And so after so many places in Belgium and Holland we returned to France, and to our first visit to Disneyland Paris. We stayed at the Disneyland Hotel for that walk-right-into-the-park experience, and we were not disappointed. My wife is a huge Disney parks fan but has only been to the original (like a million times) so this was a novel experience. I have to say I really liked it, it wasn’t as crowded, the sidewalks seemed to be wider, the two arcades behind Main Street were nice and accessible and I really liked the Castle. I had to sketch it. Everything was a bit different from California, Space Mountain for example (which is still Hyperspace Mountain) repeated Star Wars phrases in French (naturally) and had an outside starting point, while Thunder Mountain Railroad was definitely longer and faster, and was located on an island that the ride went under a tunnel to get to. I also really liked Pirates of the Caribbean (“les morts ne raccontent pas d’histoires!”), probably more than the Californian one. The maze of caves near the pirate ship too was so much fun to run around. And of course, serving champagne on Main Street during fireworks (though I didn’t indulge). So yes, we liked it.
Belgium Thalys to Paris sm
Our Thalys train from Brussels to Marne-La-Vallee was, amazingly, on time. I was sketching with the brush pen here, my son wearing his new Charleroi shirt. We spent some of our time on the train playing MarioKart on the Switch (I lost). When we got into Disneyland we had dinner at ‘King Ludwig’s Castle’, a lavishly decorated Bavarian themed restaurant, and we had hearty Bavarian fare (on our first night in France).
Disneyland Paris Fire Hydrant sm
On the other side of the main park, in the place where California Adventure would be, is a second park called Parc Walt Disney Studios. I liked it there, although there was not as much going on, except the incredible Ratatouille ride. That one we enjoyed. In that whole area there were a number of mobile food carts, one from each culinary area of France (crepes from Bretagne, tarte flambee from Alsace, cider from Normandy etc), and then around the corner there were more, but from different European countries (we had some nice sangria and tapas from Spain, while my son went back to enjoying his favourite Belgian waffles).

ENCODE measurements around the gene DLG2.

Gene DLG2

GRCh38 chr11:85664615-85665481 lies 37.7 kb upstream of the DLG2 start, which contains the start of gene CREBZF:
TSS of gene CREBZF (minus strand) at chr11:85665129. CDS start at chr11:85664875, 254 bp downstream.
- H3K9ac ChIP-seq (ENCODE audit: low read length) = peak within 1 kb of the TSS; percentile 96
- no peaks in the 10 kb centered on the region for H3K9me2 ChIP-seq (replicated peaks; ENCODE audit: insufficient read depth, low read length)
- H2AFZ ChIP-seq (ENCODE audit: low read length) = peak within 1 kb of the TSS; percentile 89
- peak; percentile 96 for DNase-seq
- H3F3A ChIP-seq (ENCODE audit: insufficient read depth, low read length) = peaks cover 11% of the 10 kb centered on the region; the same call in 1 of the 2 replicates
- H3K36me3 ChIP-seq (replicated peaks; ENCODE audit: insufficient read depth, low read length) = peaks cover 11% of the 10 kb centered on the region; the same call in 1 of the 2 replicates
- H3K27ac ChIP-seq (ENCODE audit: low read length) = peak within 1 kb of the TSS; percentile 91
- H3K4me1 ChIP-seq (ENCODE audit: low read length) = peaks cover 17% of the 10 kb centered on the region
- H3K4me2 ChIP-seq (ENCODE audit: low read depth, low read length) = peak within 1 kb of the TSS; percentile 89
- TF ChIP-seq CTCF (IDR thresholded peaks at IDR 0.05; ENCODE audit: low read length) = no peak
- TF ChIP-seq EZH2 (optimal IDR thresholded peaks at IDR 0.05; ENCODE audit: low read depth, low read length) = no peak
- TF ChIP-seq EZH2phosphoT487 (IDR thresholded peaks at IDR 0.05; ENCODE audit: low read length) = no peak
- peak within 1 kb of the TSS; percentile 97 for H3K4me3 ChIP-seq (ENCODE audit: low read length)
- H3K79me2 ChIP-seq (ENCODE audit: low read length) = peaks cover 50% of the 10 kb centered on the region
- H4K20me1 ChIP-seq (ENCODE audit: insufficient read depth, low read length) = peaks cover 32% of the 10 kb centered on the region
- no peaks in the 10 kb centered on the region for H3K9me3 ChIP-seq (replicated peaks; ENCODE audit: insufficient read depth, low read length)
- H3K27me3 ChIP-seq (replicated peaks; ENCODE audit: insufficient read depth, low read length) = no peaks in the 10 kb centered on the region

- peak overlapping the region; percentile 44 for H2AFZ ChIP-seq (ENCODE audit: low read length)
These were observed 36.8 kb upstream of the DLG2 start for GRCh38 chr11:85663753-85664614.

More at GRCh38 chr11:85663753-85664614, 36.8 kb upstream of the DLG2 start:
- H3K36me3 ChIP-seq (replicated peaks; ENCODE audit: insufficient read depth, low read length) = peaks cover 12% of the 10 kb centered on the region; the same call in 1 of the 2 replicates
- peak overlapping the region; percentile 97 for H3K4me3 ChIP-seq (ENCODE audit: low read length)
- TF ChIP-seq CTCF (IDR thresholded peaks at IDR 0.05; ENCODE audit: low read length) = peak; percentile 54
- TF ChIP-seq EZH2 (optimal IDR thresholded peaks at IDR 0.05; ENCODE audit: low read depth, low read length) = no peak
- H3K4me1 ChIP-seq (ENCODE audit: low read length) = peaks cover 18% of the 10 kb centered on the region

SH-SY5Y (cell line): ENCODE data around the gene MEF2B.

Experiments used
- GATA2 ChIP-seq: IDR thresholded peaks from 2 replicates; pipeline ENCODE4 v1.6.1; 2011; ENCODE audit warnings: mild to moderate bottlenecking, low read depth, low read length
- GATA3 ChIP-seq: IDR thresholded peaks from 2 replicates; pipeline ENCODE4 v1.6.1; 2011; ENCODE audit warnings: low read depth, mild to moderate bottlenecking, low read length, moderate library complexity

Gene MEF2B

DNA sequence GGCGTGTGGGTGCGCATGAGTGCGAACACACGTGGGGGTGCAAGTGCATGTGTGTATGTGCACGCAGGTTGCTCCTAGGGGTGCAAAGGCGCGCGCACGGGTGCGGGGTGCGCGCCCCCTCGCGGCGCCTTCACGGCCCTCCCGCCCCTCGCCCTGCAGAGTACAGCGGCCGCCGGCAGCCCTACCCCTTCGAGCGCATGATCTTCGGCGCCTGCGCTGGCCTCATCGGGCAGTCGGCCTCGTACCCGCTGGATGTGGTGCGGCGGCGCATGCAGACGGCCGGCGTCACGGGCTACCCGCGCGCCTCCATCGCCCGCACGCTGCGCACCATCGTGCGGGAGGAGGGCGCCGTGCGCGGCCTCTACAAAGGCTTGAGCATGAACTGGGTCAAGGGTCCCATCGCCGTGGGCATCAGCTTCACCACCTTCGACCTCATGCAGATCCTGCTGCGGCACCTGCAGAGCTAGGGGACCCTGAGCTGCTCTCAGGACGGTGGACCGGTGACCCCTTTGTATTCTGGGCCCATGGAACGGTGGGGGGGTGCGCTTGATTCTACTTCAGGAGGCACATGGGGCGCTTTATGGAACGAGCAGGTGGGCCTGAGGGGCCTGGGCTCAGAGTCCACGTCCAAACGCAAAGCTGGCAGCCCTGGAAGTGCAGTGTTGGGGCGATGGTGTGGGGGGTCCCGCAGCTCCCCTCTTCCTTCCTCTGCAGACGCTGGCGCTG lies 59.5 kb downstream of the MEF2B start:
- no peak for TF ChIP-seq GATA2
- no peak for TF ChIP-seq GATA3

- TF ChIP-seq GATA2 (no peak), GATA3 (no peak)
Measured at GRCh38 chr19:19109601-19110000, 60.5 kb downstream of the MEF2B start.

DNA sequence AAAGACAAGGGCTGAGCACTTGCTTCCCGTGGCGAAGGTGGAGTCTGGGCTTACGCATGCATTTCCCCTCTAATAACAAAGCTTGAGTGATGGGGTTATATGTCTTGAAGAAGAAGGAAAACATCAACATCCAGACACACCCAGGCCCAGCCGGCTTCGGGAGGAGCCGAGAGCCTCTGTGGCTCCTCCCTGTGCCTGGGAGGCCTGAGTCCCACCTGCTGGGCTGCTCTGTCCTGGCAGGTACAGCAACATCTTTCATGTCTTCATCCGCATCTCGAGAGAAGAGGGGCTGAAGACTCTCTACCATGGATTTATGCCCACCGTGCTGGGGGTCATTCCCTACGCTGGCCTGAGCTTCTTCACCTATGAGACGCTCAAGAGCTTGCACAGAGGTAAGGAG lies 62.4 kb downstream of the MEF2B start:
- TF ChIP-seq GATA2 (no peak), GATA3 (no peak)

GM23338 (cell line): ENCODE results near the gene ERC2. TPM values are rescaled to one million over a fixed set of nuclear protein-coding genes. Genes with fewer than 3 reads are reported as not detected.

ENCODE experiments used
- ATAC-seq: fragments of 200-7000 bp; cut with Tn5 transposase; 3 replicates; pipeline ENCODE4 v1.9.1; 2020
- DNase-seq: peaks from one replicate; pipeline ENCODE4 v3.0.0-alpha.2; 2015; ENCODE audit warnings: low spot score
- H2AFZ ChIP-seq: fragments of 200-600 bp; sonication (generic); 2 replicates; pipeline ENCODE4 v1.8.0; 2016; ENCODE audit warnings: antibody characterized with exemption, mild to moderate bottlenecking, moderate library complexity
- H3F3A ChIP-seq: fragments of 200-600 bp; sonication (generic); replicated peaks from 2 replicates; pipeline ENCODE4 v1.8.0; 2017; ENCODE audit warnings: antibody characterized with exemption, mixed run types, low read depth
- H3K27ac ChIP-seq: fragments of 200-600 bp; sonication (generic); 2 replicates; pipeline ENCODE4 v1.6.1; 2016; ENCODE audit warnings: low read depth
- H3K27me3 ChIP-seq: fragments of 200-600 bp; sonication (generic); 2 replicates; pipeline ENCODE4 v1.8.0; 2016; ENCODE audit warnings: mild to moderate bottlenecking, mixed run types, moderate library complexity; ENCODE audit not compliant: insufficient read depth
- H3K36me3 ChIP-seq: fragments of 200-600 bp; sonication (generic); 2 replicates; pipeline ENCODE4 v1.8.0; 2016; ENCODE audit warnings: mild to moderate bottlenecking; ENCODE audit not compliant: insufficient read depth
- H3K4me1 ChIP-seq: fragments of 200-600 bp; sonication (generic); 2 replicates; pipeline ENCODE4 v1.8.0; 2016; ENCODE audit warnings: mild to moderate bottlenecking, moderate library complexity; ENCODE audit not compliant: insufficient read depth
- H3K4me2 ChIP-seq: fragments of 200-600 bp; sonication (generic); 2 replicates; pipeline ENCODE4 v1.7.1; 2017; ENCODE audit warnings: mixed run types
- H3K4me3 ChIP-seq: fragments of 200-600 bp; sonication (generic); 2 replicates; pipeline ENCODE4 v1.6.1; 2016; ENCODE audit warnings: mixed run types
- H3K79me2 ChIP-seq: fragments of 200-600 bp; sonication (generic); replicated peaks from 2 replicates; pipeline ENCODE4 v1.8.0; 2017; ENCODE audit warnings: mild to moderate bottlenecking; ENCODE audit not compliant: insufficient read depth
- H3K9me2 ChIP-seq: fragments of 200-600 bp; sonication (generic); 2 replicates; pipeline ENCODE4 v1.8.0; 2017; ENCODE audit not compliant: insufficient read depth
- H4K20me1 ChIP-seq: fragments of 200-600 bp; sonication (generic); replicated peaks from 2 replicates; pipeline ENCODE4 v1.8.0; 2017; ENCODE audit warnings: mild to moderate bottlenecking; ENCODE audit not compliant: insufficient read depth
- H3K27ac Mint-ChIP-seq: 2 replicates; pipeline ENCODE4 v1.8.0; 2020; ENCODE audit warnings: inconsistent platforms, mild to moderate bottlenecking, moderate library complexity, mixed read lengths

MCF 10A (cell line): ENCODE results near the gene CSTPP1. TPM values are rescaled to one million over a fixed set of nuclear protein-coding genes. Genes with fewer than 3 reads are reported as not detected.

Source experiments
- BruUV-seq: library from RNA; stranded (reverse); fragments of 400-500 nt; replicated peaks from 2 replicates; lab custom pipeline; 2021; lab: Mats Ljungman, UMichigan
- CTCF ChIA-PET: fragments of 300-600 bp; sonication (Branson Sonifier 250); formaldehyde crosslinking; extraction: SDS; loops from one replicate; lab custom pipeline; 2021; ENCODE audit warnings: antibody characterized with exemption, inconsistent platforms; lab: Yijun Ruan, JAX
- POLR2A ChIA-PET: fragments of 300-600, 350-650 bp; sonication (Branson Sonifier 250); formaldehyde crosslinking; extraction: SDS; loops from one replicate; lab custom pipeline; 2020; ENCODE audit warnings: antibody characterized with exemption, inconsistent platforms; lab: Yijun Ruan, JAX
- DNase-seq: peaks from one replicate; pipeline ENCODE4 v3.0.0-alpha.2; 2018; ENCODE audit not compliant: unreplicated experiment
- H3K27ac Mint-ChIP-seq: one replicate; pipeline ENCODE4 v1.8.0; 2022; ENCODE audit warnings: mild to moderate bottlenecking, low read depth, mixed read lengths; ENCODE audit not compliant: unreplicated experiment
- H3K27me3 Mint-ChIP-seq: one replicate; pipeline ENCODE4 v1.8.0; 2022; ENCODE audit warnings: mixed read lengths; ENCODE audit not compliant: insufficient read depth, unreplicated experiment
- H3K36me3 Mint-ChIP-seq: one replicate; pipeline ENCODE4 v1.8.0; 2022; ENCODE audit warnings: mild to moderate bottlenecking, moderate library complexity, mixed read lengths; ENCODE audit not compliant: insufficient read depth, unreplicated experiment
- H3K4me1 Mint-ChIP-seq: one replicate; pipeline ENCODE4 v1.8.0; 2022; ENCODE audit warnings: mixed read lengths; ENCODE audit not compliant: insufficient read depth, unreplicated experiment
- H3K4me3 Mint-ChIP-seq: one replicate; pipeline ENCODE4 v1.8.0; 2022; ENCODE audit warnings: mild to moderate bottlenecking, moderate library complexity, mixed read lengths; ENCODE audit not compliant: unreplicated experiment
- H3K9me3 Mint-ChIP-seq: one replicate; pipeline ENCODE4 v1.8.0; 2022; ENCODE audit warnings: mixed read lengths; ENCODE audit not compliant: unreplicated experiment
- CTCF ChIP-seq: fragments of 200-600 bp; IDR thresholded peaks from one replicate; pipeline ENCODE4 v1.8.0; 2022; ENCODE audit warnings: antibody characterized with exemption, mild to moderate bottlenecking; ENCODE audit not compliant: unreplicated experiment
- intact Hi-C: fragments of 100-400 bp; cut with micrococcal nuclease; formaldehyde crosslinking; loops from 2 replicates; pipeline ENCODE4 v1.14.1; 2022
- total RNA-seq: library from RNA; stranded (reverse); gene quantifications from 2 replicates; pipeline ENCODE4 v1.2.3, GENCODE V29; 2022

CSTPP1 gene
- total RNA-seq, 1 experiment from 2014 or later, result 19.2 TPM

Disneyland Paris Ping Pong sm
The hotel was incredible. I enjoyed spending time in the pool, and they even gave my son a ball so he could have a kickaround on the grass (that made his trip). Above, I sketched my family playing ping-pong. Below, I tried one more fancy drink this time in the music-themed Cafe Fantasia. It was called the African Dream, made with rum, papaya, St Germain liqueur, lychee puree and bissap, I don’t know, I’ve heard of rum. It was tasty (and expensive), I got it because it looked like a vacation.

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Disneyland Paris Thunder Mountain sm
Above: Thunder Mountain Railroad, on an island in the middle of a lake. I drew this while tired legs were resting, colouring in later.
Eurostar Paris to London sm<
And finally, one more train journey, this time the Eurostar from Marne La Vallee to London, going back to the UK to see the family, go to a Spurs game at the new stadium, and hopefully unwind after a very busy trip.

pottering about paris

Paris Moulin Rouge